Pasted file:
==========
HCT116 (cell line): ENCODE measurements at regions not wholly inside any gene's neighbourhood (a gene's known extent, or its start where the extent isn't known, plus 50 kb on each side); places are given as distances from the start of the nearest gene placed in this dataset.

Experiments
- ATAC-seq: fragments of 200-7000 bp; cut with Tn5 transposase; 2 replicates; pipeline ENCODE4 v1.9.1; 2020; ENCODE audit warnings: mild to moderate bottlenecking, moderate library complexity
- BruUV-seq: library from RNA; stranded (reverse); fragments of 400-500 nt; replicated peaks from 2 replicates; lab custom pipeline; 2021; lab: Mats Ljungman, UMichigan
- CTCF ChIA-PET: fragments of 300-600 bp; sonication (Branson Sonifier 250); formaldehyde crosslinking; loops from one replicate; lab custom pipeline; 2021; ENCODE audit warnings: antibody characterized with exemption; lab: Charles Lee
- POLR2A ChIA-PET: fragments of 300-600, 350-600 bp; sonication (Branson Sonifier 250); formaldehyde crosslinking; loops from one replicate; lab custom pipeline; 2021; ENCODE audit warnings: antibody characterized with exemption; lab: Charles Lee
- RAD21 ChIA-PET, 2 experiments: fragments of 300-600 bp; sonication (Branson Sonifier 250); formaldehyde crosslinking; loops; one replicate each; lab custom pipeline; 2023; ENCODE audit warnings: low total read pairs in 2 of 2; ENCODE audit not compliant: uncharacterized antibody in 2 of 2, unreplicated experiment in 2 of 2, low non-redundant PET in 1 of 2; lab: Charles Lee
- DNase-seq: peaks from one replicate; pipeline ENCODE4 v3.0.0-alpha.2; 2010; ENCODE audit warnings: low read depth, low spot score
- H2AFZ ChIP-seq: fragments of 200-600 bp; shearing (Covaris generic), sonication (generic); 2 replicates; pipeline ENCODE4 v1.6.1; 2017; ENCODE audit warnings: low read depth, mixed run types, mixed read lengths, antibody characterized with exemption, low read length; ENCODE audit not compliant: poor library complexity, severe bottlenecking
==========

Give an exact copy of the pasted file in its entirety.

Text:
HCT116 (cell line): ENCODE measurements at regions not wholly inside any gene's neighbourhood (a gene's known extent, or its start where the extent isn't known, plus 50 kb on each side); places are given as distances from the start of the nearest gene placed in this dataset.

Experiments
- ATAC-seq: fragments of 200-7000 bp; cut with Tn5 transposase; 2 replicates; pipeline ENCODE4 v1.9.1; 2020; ENCODE audit warnings: mild to moderate bottlenecking, moderate library complexity
- BruUV-seq: library from RNA; stranded (reverse); fragments of 400-500 nt; replicated peaks from 2 replicates; lab custom pipeline; 2021; lab: Mats Ljungman, UMichigan
- CTCF ChIA-PET: fragments of 300-600 bp; sonication (Branson Sonifier 250); formaldehyde crosslinking; loops from one replicate; lab custom pipeline; 2021; ENCODE audit warnings: antibody characterized with exemption; lab: Charles Lee
- POLR2A ChIA-PET: fragments of 300-600, 350-600 bp; sonication (Branson Sonifier 250); formaldehyde crosslinking; loops from one replicate; lab custom pipeline; 2021; ENCODE audit warnings: antibody characterized with exemption; lab: Charles Lee
- RAD21 ChIA-PET, 2 experiments: fragments of 300-600 bp; sonication (Branson Sonifier 250); formaldehyde crosslinking; loops; one replicate each; lab custom pipeline; 2023; ENCODE audit warnings: low total read pairs in 2 of 2; ENCODE audit not compliant: uncharacterized antibody in 2 of 2, unreplicated experiment in 2 of 2, low non-redundant PET in 1 of 2; lab: Charles Lee
- DNase-seq: peaks from one replicate; pipeline ENCODE4 v3.0.0-alpha.2; 2010; ENCODE audit warnings: low read depth, low spot score
- H2AFZ ChIP-seq: fragments of 200-600 bp; shearing (Covaris generic), sonication (generic); 2 replicates; pipeline ENCODE4 v1.6.1; 2017; ENCODE audit warnings: low read depth, mixed run types, mixed read lengths, antibody characterized with exemption, low read length; ENCODE audit not compliant: poor library complexity, severe bottlenecking